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What is statute of limitations to file against a contractor's bond? Isn't it 2 years max?

CaliforniaBond ClaimsLicenses

Someone is filing against my contractor's bond from over 3 years ago and I never had a contract or payment from this party. I never did any work through them, but a previous owner. They didn't even purchase this property until 5/1/17. Job was signed off by city 1/16/16 according to all building codes and permits. I am thinking they have no claim and are being frivolous. Greg Meise

3 replies

Mar 11, 2019
Having some claim seemingly come up out of nowhere is frustrating, and can cause practical issues with defending yourself. Generally, there are strict time limitations for making claims against a contractor's bond. The rules and requirements that apply, however, are dependent on what type of bond claim is being pursued.

In California, like many states, contractors are required to obtain a License Bond, in order to remain licensed to perform contracting work in the state. Additionally, on some projects (and/or at the request of some owners) a contractor will need to procure a payment bond (and/or a performance bond), as well - to protect the property from lien claims, make sure everybody down the payment chain gets paid, and to ensure the work is accomplished satisfactorily.

The deadline by which a claim against the payment bond must be received is dependent on a few factors. If the claimant did not directly contract with the general contractor the bond claim must be given within 15 days after the recordation of the notice of completion. If no notice of completion was filed, the time period is extended to 75 days after the completion of the entire project.

With respect to a claim against a contractor's license bond, the deadline is different. First a claim can only be made against the bond that was effective at the time of the incident - so the effective dates are important. Additionally, most claims must be made within 2 years of the incident which triggered the claim, although that differs for claims related to unpaid wages.

If something is heard from the surety it is always best practice to respond with information supporting your case, which may include the facts listed that the job was finished more than 3 yeas ago; the claimant didn't own the property at the time and had no contractual relation with anybody on the project; etc.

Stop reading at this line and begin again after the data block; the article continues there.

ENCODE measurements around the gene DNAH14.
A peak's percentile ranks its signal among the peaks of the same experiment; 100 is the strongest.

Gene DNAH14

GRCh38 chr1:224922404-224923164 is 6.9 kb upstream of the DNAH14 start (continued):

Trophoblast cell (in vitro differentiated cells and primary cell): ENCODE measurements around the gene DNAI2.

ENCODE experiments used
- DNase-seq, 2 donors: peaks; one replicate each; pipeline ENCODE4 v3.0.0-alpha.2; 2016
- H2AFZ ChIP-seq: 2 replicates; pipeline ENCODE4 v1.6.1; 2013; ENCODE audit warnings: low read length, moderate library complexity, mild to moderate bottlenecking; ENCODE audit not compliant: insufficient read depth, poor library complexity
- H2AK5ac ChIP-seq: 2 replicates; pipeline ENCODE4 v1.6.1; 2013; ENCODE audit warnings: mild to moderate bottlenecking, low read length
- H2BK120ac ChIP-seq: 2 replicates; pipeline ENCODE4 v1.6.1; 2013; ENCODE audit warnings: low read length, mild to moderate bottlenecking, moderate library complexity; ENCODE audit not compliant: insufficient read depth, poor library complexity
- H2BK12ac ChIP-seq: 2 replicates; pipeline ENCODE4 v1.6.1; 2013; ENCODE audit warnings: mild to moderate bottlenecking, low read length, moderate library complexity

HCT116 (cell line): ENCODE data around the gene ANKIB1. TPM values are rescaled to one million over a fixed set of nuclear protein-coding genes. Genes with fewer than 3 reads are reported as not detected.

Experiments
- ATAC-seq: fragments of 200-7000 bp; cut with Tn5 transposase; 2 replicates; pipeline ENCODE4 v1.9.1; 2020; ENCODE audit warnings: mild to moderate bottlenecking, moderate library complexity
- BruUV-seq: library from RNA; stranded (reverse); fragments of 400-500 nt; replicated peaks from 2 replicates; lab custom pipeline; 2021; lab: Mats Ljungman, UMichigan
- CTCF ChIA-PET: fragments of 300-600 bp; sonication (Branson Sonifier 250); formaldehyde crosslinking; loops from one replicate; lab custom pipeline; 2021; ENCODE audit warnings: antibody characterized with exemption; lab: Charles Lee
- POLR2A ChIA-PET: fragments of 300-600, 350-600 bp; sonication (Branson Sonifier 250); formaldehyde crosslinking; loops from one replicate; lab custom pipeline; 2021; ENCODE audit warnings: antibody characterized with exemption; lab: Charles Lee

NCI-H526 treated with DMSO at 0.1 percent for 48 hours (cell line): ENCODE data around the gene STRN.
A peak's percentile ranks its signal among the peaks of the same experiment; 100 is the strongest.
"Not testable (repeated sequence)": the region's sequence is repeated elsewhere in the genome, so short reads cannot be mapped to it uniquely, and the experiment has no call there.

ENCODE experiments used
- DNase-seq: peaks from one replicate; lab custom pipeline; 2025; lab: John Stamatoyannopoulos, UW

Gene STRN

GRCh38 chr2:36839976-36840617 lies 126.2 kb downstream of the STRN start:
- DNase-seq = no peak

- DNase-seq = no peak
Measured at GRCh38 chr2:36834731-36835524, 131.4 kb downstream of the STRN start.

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Sep 9, 2020
A GC subcontracted us to do some stucco work on his clients house. The job was comnpleted in January 2018. We were told that we needed to do some touch up on the stucco. We went to the house two different times to do the requested touch up and were refused access by the owner. We notified the GC and he stated not to worry about it. In May of 2020 the GC had to pay his bonding company for a claim on this job because of the stucco touch up not being done. The GC filed a claim against our bond for the damages. We were told by the bonding company that the two year statute applys to when our contractors license has to be renewed and not as your explanation of two years after the incident which triggered the claim. Can the GC file a claim against our bond in order to reimburse the funds he paid to his bonding company? Is your two year statue explanation incorrect?? We were never given the opportunity to do any touch up on the stucco because we were not allowed on premises. What can we do?? Regards, Jason
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Jan 15, 2021
A contractor did work on the house I sold in July of 2019. Liberty Mutual tried numerous times to learn of the final bill on the work but no one from Smith and Sons would EVER return phone calls. Now two years later the contactor is calling me for $5,000 that was not billed and I was never told I owed. What can I do?
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